As for MacArthur, he was in the process of revolutionizing thinking about resource partitioning, niche relationships, and the factors responsible for “community structure.” In his view – elaborated from the ideas of his mentor, G. Evelyn Hutchinson – community structure was largely determined by interspecific competition for resources; species “fit together” in combinations that minimized such competition. Harry Clench believed that adult phenological patterns at Powdermill reflected both competition for, and the seasonal availability of, nectar resources. MacArthur’s student Bob Ricklefs argued that time itself should be treated as a resource. Putting all these threads together, I wanted to use butterfly phenology to make Raunkiaerian predictions and to test the reality of interspecific competition, the putative explanation of Clench’s phenomena and, presumably, mine.

But I was a graduate student and grad students, at least reasonably good ones, do not linger long enough in one place to gather long runs of data. Moreover, circumstances favored an extensive rather than an intensive approach to the New York fauna. As luck had it, we experienced some extreme short-term weather while I was in Ithaca – enough to stimulate the formation of hypotheses, however untestable in the grad-school context. If I wanted to look seriously at phenology, I needed reasonable stability in my life.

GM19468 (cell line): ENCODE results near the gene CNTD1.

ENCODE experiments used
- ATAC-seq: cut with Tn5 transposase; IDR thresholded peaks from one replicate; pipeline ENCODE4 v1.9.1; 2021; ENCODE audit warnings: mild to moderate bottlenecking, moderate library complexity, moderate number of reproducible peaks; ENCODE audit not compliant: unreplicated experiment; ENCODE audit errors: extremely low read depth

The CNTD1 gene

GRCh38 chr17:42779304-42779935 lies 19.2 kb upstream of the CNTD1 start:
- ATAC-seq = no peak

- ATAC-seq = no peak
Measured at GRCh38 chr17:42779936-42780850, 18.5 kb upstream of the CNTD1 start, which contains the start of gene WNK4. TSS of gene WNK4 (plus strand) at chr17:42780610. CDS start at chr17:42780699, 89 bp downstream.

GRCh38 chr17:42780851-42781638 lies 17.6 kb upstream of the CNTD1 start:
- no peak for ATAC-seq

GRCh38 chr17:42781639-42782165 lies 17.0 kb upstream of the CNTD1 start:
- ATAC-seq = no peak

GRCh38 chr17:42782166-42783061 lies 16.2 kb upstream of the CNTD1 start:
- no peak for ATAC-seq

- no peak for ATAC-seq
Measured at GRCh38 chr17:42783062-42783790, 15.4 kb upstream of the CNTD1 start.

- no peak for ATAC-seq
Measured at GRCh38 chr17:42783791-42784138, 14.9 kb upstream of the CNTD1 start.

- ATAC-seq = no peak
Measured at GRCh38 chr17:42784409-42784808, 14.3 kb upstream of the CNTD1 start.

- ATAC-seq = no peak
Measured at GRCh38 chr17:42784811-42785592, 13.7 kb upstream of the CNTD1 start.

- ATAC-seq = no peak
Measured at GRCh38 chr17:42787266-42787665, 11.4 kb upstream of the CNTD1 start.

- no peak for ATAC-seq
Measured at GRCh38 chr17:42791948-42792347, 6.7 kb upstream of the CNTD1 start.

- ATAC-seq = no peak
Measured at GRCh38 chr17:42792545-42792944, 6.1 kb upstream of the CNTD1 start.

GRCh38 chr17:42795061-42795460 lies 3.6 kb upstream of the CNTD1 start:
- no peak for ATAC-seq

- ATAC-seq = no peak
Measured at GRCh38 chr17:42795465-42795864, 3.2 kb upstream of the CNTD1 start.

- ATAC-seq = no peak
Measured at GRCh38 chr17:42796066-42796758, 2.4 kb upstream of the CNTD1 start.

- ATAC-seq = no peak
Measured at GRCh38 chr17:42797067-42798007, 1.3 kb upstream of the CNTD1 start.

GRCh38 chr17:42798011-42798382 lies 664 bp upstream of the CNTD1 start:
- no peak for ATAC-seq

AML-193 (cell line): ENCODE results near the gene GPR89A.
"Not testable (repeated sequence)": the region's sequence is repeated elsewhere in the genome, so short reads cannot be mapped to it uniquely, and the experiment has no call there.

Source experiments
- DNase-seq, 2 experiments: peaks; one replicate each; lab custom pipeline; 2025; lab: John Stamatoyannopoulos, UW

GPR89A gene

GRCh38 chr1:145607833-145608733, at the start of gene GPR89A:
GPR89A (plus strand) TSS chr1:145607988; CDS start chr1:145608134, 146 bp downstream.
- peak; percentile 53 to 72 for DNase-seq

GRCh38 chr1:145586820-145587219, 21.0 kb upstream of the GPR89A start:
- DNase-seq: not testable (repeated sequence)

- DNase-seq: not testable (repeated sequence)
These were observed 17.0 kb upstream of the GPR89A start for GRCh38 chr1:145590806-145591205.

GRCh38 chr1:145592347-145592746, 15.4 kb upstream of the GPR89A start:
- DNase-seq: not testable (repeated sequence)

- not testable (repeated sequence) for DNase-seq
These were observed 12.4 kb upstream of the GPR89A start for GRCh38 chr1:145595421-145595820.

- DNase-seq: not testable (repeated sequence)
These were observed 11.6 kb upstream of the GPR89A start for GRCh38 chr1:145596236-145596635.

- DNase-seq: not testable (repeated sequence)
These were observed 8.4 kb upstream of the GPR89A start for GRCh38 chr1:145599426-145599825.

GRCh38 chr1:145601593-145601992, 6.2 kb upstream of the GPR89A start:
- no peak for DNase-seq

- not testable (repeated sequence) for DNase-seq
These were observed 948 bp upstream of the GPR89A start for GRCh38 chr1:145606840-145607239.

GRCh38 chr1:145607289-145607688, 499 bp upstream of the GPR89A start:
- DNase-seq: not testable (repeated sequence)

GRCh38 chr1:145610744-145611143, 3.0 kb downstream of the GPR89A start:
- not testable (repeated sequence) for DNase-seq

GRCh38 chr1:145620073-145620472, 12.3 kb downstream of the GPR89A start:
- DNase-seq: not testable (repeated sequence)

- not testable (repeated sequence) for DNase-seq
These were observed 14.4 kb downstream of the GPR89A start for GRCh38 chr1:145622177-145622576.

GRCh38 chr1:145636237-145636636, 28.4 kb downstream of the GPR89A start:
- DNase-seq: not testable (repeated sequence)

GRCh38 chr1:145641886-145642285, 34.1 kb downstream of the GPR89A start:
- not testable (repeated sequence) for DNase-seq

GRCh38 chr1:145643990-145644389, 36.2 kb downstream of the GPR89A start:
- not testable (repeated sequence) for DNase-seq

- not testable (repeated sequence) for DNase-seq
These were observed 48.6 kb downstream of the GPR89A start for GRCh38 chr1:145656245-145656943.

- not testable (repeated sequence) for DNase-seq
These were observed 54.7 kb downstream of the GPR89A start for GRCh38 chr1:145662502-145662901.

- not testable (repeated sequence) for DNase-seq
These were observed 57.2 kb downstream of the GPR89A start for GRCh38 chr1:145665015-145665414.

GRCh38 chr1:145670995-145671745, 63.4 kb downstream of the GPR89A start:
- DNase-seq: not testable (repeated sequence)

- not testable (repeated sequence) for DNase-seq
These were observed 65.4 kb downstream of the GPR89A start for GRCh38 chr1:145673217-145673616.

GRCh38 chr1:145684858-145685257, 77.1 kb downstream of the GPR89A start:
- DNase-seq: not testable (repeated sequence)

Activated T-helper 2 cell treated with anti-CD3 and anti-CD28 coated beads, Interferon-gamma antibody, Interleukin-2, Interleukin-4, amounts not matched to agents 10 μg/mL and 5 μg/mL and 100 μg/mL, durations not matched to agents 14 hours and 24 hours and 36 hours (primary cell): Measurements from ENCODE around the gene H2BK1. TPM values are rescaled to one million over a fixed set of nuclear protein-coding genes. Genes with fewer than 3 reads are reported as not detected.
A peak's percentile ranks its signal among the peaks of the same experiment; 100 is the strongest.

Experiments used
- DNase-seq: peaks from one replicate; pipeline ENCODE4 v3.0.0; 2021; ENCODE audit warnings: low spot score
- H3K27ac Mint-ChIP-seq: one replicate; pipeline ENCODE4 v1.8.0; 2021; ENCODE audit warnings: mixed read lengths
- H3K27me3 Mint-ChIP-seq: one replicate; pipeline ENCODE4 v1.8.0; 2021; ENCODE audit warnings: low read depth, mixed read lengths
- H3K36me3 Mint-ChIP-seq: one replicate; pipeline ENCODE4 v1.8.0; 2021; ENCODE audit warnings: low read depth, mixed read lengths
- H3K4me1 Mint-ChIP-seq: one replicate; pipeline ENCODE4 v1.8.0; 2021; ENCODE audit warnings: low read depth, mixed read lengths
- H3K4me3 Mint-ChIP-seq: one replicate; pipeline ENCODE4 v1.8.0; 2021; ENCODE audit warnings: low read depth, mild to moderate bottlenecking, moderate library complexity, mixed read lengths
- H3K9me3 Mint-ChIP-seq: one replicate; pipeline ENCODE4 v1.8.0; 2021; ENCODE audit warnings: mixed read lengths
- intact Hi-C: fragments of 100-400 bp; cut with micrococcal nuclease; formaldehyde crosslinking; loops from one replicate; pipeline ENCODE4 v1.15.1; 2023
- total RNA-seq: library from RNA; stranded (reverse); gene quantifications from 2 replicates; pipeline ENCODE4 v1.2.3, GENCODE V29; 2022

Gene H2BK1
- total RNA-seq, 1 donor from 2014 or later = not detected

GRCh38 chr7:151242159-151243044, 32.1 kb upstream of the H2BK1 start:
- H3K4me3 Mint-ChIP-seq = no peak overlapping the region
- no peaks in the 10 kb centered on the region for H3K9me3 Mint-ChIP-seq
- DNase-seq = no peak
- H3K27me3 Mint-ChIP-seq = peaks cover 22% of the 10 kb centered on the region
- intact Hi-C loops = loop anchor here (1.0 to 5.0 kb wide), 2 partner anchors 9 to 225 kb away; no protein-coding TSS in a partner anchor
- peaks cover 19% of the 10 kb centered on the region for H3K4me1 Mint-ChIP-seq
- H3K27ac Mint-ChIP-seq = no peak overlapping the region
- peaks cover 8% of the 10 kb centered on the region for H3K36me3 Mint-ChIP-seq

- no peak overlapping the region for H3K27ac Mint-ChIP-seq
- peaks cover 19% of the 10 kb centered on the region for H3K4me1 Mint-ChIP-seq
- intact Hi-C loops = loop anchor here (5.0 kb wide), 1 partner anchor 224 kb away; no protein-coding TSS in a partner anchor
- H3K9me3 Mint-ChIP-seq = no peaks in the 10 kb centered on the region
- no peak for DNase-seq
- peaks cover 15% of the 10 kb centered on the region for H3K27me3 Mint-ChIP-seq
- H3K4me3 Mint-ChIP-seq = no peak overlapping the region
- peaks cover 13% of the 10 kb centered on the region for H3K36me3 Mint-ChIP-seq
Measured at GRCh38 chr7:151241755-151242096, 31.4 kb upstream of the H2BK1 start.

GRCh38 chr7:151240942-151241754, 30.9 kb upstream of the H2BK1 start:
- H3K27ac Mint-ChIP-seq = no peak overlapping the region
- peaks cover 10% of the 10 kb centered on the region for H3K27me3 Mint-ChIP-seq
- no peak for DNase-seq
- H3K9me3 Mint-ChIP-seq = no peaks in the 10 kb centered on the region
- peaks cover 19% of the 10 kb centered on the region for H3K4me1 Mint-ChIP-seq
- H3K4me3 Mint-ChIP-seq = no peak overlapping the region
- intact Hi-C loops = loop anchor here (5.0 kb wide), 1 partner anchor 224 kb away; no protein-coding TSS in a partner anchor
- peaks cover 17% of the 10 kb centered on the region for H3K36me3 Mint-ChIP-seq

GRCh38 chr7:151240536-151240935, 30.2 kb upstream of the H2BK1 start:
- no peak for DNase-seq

Meanwhile, I got significant impacts from Bill (W.L.,Jr.) Brown, who with E.O. Wilson had coined the term “character displacement” for the evolutionary process of competition-driven niche differentiation, and from Dick (Richard B.) Root and David Pimentel, both of whom worked on the organization of host-plant-centered insect “communities” in the 60s and were concerned with such things as species/genus ratios. When I published my monograph on the New York State butterfly fauna, I included some general remarks on phenology, but nothing more.

After finishing my doctorate I found a job teaching ecology and field biology in the Staten Island branch of the City University of New York, then called Richmond College. Anticipating a normal interval to tenure, and faced with a limited area and fauna, I decided to do a model phenology study there. But it was not to be: the opportunity arose to move to the University of California less than two years later, and I took it. My wife and I published a faunistic paper for Staten Island (we reworked the turn-of-the-century study by William T. Davis) with some phenological content.

Now, however, I was finally in phenological seventh Heaven: a Mediterranean climate. I knew enough multivariate statistics to know that if I wanted to partition phenological variance among climatic variables, a Mediterranean climate was the place to do it. I knew that Mediterranean climates are of relatively recent geologic origin. They are delicately poised – geographically and mechanistically – between the mid-latitude climates of traveling storms (bringing precipitation in all seasons) and subtropical and tropical climates with air-mass weather and wet/dry, not warm/cold seasonality. Mediterranean climates partake of the characteristics of both on a rather unpredictable basis, veering from one extreme to another.

I discovered that Sacramento weather records went back to the Gold Rush. Studying them, I decided that a 5-year program of intensive sampling at several sites would probably give me the data I wanted; that is, there should be enough weather variability in a 5-year period to allow statistics to do their job. Five years, not accidentally, coincided with my prospective probationary period to tenure. If I were fired in the end, at least I would have gotten my study out of my California experience!